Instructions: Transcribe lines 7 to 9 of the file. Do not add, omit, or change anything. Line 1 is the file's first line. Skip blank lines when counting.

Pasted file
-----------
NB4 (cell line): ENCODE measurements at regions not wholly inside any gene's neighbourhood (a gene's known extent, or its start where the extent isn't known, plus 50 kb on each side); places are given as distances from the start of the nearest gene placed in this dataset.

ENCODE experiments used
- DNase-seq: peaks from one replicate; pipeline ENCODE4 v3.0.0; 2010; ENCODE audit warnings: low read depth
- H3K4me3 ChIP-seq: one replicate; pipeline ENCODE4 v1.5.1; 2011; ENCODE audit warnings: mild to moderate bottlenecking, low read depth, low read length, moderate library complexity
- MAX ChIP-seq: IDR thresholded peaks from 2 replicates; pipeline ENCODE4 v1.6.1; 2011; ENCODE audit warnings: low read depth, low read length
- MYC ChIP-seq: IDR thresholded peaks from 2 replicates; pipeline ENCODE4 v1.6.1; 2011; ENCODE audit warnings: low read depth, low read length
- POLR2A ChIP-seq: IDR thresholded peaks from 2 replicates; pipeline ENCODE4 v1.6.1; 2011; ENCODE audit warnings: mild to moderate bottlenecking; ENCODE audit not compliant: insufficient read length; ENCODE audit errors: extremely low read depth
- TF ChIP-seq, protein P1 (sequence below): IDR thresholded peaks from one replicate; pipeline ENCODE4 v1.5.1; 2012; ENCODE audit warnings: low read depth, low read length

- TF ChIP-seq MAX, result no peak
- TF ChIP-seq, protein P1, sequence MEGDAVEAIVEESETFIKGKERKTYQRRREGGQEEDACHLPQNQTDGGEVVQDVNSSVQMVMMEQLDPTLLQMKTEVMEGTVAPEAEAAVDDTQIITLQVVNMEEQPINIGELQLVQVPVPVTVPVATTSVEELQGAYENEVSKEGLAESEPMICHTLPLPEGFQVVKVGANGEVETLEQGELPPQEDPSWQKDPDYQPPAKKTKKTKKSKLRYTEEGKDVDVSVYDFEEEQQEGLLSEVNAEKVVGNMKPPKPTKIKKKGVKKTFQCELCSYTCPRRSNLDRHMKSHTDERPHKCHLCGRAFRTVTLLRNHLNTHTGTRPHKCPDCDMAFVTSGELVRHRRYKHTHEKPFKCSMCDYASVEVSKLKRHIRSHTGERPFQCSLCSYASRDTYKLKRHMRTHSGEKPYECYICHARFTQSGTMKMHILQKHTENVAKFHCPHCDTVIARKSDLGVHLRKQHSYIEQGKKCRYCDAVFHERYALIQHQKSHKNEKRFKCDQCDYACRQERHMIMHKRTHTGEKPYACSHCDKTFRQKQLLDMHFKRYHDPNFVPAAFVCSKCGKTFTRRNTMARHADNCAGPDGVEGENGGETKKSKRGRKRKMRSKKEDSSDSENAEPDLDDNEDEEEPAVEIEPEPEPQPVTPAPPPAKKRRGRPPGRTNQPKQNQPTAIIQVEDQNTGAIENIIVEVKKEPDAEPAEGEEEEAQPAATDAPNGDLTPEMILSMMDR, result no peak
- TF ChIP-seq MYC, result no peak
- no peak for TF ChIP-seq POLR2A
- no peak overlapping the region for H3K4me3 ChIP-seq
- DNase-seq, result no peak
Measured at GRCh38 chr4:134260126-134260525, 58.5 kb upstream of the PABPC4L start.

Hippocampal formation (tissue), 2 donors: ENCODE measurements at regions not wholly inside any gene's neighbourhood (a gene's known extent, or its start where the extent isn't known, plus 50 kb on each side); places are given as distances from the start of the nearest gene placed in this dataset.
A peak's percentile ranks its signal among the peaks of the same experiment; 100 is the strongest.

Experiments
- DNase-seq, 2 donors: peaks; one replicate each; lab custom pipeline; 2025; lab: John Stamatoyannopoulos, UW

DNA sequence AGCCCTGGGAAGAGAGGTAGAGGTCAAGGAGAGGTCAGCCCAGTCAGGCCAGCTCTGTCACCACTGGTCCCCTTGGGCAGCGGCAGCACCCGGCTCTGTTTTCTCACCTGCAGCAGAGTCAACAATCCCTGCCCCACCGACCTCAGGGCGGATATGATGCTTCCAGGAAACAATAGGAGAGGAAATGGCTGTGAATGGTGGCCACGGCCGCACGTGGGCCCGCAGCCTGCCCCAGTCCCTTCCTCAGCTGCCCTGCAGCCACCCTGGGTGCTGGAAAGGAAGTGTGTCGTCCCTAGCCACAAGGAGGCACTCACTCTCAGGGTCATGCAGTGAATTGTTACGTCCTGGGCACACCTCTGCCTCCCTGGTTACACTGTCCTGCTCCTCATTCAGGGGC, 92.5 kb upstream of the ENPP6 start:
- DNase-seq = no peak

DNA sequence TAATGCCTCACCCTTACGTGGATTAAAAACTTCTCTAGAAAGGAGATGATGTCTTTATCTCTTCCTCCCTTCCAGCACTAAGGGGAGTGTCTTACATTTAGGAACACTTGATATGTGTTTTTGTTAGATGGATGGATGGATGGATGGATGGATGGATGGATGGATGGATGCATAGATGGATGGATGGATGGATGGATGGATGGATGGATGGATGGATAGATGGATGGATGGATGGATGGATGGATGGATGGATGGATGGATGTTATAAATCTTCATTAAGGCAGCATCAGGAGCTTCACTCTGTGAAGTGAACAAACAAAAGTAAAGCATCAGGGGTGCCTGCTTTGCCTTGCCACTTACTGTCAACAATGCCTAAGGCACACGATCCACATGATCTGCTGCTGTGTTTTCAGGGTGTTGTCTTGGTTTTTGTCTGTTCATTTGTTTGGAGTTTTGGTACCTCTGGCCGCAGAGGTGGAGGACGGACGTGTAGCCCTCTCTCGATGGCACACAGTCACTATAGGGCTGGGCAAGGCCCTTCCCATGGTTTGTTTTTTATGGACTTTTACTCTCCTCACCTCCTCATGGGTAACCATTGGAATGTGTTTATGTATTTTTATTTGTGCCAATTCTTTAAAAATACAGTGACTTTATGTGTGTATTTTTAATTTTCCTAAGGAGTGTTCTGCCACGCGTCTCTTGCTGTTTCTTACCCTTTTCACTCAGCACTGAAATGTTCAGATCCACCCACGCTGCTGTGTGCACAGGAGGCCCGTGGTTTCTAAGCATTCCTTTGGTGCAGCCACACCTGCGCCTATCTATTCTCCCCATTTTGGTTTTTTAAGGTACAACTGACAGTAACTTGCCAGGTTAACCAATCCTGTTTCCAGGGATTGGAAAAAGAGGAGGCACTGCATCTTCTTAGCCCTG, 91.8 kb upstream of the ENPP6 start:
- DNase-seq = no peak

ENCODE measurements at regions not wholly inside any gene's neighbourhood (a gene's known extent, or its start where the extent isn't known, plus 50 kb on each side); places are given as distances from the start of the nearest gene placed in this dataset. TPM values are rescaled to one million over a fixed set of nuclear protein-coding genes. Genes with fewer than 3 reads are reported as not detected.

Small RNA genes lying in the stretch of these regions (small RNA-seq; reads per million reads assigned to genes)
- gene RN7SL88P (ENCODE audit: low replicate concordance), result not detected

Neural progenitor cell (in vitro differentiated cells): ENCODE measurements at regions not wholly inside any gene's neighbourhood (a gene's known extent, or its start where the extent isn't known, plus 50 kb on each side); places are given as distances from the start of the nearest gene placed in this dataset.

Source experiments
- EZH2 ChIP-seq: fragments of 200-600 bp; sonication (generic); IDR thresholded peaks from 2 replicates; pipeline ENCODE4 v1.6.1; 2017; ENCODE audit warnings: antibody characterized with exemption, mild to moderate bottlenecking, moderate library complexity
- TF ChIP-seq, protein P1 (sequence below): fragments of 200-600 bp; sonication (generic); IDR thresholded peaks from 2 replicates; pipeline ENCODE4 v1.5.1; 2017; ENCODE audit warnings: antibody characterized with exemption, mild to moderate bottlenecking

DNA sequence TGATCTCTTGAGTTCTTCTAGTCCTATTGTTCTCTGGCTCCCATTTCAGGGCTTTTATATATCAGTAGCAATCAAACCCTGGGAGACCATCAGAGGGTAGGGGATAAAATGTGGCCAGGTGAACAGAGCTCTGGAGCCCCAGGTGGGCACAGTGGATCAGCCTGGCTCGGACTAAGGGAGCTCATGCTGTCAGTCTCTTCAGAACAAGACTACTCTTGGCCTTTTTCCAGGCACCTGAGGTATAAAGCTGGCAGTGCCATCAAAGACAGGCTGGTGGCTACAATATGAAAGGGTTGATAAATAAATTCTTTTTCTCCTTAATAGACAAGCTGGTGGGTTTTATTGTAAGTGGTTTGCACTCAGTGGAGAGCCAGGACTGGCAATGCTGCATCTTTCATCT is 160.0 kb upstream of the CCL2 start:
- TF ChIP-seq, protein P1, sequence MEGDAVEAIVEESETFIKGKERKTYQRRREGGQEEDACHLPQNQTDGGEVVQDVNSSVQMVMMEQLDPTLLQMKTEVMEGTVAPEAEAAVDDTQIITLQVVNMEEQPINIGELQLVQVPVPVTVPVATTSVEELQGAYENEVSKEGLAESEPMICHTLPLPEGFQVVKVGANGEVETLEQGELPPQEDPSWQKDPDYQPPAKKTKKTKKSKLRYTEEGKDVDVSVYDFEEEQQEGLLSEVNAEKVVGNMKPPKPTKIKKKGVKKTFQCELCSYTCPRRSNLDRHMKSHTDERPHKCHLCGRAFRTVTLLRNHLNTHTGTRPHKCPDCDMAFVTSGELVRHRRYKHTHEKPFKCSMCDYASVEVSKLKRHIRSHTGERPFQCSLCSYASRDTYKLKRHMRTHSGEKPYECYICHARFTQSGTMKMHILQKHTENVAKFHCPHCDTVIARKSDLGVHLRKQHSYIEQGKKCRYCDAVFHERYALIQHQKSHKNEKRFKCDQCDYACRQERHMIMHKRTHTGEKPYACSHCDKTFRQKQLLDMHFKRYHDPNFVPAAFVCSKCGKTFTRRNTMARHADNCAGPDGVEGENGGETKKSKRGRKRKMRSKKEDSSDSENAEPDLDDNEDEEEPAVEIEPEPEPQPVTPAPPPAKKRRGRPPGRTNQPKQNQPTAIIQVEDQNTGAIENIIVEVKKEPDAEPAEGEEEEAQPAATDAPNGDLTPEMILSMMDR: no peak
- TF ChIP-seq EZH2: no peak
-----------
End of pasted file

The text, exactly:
- POLR2A ChIP-seq: IDR thresholded peaks from 2 replicates; pipeline ENCODE4 v1.6.1; 2011; ENCODE audit warnings: mild to moderate bottlenecking; ENCODE audit not compliant: insufficient read length; ENCODE audit errors: extremely low read depth
- TF ChIP-seq, protein P1 (sequence below): IDR thresholded peaks from one replicate; pipeline ENCODE4 v1.5.1; 2012; ENCODE audit warnings: low read depth, low read length

- TF ChIP-seq MAX, result no peak